Astor Matter Reminds Us that Trustworthiness is Essential When Nominating Substitute Decision Makers

Lately, the matter of Brooke Astor’s estate has been covered in the media. Like many people she had an estate plan in place which included a Durable Power of Attorney and Health Care Proxy, which nominated subsituted decision makers in the event she would lose the capacity to make important financial and/or medical decisions at some point during her elder years. She did not want to burden her family with obtaining a Guardianship and/or Conservatorship through the courts. She did end up suffering from Alzheimer’s disease and her son took over her financial powers. He just didn’t do a very good job…

The following is an exerpt from this week’s AZCentral. brook

Anyone who has signed a financial document has to be squirming a bit over Brooke Astor’s estate case.

Her son, Anthony Marshall, recently was convicted of stealing millions of dollars from Astor while she suffered from Alzheimer’s disease before her death. Although the case largely centered on a contested will purportedly signed by Astor, other estate-planning issues also came into play.

One was a financial power of attorney signed by Astor that gave Marshall authority to direct her affairs if she became incapacitated – and the means to steal from her.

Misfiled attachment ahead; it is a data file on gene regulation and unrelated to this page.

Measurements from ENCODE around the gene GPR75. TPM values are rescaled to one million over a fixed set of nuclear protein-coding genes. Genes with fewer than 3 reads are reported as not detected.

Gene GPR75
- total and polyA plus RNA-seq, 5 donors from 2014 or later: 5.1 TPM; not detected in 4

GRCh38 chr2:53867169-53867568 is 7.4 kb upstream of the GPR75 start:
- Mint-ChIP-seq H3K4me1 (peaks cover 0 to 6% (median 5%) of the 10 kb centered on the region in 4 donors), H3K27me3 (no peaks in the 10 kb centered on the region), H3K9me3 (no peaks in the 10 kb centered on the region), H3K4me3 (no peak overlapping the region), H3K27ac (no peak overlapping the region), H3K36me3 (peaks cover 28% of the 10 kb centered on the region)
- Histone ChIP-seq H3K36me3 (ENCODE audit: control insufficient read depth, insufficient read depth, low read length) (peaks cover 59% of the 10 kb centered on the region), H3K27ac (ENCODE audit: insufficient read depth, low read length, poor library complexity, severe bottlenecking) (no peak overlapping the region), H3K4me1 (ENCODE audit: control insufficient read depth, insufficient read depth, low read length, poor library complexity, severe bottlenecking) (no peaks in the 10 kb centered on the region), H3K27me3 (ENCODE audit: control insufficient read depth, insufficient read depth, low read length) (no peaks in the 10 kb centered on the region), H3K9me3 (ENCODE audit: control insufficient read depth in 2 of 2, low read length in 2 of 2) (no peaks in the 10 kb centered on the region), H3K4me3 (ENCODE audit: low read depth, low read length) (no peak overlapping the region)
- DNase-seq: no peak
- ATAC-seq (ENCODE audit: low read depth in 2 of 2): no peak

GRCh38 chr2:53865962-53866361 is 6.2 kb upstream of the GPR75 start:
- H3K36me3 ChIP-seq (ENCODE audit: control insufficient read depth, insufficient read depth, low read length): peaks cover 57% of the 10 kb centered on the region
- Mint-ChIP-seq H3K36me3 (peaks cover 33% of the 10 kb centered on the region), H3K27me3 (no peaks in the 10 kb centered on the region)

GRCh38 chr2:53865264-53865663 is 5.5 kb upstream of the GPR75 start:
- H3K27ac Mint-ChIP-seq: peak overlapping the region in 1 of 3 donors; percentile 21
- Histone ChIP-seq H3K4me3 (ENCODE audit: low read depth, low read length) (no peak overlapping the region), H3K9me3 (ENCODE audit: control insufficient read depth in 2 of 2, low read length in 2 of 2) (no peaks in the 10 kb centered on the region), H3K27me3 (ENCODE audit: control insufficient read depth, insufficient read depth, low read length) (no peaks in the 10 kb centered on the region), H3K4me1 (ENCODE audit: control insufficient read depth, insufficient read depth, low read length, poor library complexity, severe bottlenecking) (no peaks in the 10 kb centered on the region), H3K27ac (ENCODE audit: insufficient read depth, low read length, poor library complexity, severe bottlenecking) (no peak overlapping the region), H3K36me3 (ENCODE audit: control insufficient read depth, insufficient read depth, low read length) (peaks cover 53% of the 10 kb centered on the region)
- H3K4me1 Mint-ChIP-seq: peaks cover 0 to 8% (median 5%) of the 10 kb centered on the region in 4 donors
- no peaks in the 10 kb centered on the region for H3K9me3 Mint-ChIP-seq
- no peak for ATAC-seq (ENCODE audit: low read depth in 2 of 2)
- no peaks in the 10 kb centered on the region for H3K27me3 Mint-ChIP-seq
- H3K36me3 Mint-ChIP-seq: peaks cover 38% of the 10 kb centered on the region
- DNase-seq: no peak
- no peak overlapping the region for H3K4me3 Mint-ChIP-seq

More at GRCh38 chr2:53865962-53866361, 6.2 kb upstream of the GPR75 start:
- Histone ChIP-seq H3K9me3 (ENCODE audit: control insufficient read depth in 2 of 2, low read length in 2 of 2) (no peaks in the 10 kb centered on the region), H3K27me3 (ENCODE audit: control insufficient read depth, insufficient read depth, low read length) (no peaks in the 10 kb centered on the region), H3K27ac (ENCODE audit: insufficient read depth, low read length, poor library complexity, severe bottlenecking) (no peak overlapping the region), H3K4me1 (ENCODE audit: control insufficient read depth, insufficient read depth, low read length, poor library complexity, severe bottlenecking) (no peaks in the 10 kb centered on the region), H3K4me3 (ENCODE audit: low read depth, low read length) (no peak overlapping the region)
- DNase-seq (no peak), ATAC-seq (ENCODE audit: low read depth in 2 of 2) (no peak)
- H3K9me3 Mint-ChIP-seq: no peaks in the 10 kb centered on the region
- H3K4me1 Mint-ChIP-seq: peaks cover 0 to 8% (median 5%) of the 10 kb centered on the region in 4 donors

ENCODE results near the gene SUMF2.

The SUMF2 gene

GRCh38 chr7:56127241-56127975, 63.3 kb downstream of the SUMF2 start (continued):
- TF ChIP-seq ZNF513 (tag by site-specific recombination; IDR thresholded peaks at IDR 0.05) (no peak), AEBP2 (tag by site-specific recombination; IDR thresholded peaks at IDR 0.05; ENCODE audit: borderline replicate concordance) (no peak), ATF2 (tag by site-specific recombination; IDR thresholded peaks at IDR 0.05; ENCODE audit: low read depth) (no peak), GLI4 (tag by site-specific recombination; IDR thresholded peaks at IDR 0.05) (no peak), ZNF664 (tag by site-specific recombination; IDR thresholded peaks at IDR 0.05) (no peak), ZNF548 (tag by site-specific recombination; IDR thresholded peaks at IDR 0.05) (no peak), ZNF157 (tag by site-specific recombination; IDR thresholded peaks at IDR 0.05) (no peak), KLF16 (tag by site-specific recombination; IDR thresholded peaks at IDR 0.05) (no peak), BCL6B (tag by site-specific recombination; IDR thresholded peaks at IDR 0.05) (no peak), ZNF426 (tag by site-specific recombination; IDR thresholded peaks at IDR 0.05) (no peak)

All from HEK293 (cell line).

The episode provides a wake-up call for people who use financial powers of attorney. These legal documents can be highly effective in ensuring that someone else will be around to handle financial matters for you if you’re alive but unable to do so – as in the case of mental incapacity.

A power of attorney can be as short as a page or much longer, depending on the detail desired. They’re often included with a trust, will, health power of attorney (addressing medical issues) and other estate-planning documents.

For all the benefits of using a power of attorney to avoid a potential court-supervised conservator situation, there are pitfalls, too.

In particular, you need to trust the person whom you designate to act on your behalf. And you should make sure he or she is responsible, diligent and reasonably astute.

“They really are documents that people should pay attention to,” said Denise McClain, a financial principal and attorney at wealth-management firm Lowry Hill in Scottsdale. “You’re potentially passing along a lot of power.”

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